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Ten Ways to Cope with Losing a Loved One During the Holidays

Golden LivingCenters | posted December 09, 2014 | Bookmark and Share

While the holiday season brings cheerful music in the mall, children visiting Santa and family gatherings around a dining table, for those with loved ones in hospice care, they must admit that this – without a miraculous intervention – will be the last holiday season they spend with their loved one. The last Thanksgiving. The last Christmas. The last Hanukkah. 

We celebrate the “first” holidays with newborns. You see t-shirts and one-sies in the baby aisle that hail “My First Christmas” and the like, but we rarely celebrate someone’s “last” holiday with the same fervor. If you have a loved one under hospice care this season, helping them celebrate their “last” holiday can be even more momentous and memorable if you choose to make it so. 
The following 10 ideas for how to make this holiday season even more special and manageable for the family as your loved one enters their final journey. 
1. Have courage. The coming days, weeks and months will be daunting for you and your loved one. Taking a moment each morning to affirm your inner courage will help you be the comforter your loved one needs during this time. While you may be frightened at losing them, they can be scared even more than you are at the unknown or their unfinished business. Finding your internal courage will help you both. 
2. Ask for help. Your most precious commodity right now is time, so ask for help with the chores that easily can be done by others, such as shopping, decorating, baking, cleaning, laundry, packing and cooking. Save your energy to spend quality time with your loved one.
3. Have a contingency plan. While families hope their loved ones will make it to the actual holiday date, a loved one’s condition may worsen more quickly than anticipated. Make sure key family members are ready to mobilize in case celebrations need to be held a week or two earlier. Remember that “December 25” is just a date on a calendar. 
4. Set healthy limitations. You may not be able to do everything on your to-do list. This is OK. Focus on doing the things that are meaningful and important to your loved one, you, and your family.
5. No “should.” This year may be different than you expect or plan. Try to let things unfold in their own time and try to accept that even painful situations can be full of beauty and grace. Don’t let the thought of something you “should” have done steal the precious memories you can make right now in the present. 
6. Be flexible. You may want to cling to traditions or you may want to change things up. Try to keep things as joyous as possible for children, family members and yourself. If something unexpected happens, it could bring a light moment or a poignant memory. Go with the flow and let it unfold.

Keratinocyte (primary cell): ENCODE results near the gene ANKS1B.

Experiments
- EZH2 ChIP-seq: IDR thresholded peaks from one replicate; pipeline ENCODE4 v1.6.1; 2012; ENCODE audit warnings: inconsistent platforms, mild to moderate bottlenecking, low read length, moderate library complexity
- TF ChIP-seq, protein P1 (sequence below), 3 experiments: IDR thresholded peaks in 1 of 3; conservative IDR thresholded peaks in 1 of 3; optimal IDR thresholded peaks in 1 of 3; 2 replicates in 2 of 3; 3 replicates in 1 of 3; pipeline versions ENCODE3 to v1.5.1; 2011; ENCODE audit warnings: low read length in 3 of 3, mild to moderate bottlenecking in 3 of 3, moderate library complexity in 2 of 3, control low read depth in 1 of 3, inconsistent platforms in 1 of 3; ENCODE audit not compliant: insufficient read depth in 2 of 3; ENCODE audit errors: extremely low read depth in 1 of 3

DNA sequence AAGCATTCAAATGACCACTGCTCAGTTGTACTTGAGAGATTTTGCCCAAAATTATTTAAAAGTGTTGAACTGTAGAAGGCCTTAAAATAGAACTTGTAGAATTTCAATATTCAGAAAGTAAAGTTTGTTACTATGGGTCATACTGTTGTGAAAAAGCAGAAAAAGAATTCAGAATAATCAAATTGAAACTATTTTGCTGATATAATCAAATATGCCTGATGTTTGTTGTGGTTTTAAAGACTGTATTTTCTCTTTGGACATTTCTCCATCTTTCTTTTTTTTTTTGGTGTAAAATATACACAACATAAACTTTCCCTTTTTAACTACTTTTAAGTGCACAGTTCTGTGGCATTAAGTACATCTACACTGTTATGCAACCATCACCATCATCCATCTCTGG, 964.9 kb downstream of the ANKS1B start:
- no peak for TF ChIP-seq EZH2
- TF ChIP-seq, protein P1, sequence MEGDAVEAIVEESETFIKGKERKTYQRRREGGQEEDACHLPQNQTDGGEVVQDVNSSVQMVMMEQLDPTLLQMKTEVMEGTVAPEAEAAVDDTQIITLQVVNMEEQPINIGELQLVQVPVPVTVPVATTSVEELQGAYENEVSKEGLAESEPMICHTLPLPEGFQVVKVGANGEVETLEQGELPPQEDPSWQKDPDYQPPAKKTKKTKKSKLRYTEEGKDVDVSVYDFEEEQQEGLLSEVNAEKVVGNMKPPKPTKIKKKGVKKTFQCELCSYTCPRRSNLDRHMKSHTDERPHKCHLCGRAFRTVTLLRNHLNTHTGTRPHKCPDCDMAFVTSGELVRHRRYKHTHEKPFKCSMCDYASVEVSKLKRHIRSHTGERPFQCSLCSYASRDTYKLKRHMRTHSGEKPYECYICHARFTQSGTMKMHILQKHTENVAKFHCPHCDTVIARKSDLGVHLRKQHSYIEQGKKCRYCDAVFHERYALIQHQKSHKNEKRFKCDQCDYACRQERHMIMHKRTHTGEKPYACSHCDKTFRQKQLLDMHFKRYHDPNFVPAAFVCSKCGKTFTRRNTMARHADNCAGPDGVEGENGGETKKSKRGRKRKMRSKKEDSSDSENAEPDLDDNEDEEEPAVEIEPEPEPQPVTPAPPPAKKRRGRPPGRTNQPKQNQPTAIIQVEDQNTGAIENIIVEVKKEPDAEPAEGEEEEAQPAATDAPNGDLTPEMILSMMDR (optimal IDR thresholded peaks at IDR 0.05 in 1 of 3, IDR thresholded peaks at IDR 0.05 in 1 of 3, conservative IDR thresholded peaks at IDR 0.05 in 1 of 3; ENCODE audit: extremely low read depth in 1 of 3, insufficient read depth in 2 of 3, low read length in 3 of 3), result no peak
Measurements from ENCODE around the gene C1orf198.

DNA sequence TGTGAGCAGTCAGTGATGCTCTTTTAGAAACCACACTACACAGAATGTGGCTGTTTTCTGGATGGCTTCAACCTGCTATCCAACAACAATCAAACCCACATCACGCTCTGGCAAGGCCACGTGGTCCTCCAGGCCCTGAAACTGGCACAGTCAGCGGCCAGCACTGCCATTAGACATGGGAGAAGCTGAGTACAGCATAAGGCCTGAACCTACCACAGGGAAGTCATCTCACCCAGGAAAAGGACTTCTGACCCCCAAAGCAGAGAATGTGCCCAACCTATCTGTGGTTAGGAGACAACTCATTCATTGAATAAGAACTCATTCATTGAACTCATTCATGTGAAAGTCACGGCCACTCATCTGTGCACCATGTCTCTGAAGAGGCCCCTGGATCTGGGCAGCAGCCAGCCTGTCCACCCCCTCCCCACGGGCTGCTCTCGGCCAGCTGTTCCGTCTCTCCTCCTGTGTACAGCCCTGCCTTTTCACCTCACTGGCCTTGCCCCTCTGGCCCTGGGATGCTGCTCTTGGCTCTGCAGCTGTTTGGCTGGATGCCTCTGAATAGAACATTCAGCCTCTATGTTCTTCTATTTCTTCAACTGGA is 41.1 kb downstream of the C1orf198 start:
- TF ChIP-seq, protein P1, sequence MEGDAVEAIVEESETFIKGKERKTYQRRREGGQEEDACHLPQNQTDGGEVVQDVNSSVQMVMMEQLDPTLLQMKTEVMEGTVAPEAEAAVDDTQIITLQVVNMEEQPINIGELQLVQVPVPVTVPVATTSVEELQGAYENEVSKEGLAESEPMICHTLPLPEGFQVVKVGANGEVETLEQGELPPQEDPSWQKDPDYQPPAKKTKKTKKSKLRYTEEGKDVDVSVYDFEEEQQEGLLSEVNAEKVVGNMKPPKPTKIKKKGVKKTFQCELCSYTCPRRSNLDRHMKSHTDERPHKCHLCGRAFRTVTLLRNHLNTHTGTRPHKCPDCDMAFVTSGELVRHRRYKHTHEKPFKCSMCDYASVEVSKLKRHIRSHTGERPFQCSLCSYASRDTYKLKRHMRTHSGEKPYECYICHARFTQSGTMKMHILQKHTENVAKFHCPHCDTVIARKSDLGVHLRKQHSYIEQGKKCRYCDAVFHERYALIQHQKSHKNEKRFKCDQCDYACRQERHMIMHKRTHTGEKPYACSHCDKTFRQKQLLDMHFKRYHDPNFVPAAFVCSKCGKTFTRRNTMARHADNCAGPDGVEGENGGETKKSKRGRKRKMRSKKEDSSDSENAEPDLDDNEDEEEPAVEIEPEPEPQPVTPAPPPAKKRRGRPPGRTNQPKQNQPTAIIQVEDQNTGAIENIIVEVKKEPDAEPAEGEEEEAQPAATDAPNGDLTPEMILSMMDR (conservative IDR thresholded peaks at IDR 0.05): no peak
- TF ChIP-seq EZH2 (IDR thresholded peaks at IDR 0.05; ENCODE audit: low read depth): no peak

7. Be honest with each other.  Families should share apprehensions, feelings and fears with a relative or friend they trust. If you have a loving thought or feeling you share, now is the time to be honest and open about that too and share it. 
8. Take care of yourself. Often a caregiver can get so wrapped up in their duties with their loved one, they neglect themselves. However, you can’t continue to “give” from an empty cup. Get plenty of rest. Take time for your own personal care, and be easy on yourself. 
9. Get emotional. Allow yourself to feel your emotions. Cry if you want to cry, laugh if you want to laugh and trust that you are doing the very best with the tools you have during this difficult time.
10. Make memories. Have each family member bring pictures and other items, so you can put together a memory book or scrap book with their loved one. The family can reminisce with their loved one and share the stories behind the pictures and other items as they put the book together and then they will have something tangible to keep in the family and refer to during future family gatherings.
Preparing to let go of a loved one can be one of the most painful of life’s challenges. However, while you still have the gift of time, enjoy it and take comfort in the words of Oliver Wendell Holmes. “You never really leave a place (or person) you love. Part of it you take with you, leaving part of yourself behind.” While your loved one is about to make their transition out of this life, the wisdom and memories they have created with you will endure. Make some lasting memories with your family and friends this holiday season as time has become the most important commodity right now. Through your journey, we hope your hospice support system will help your family and friends find peace, cherish unforgettable moments and spend time with the ones they love the most.

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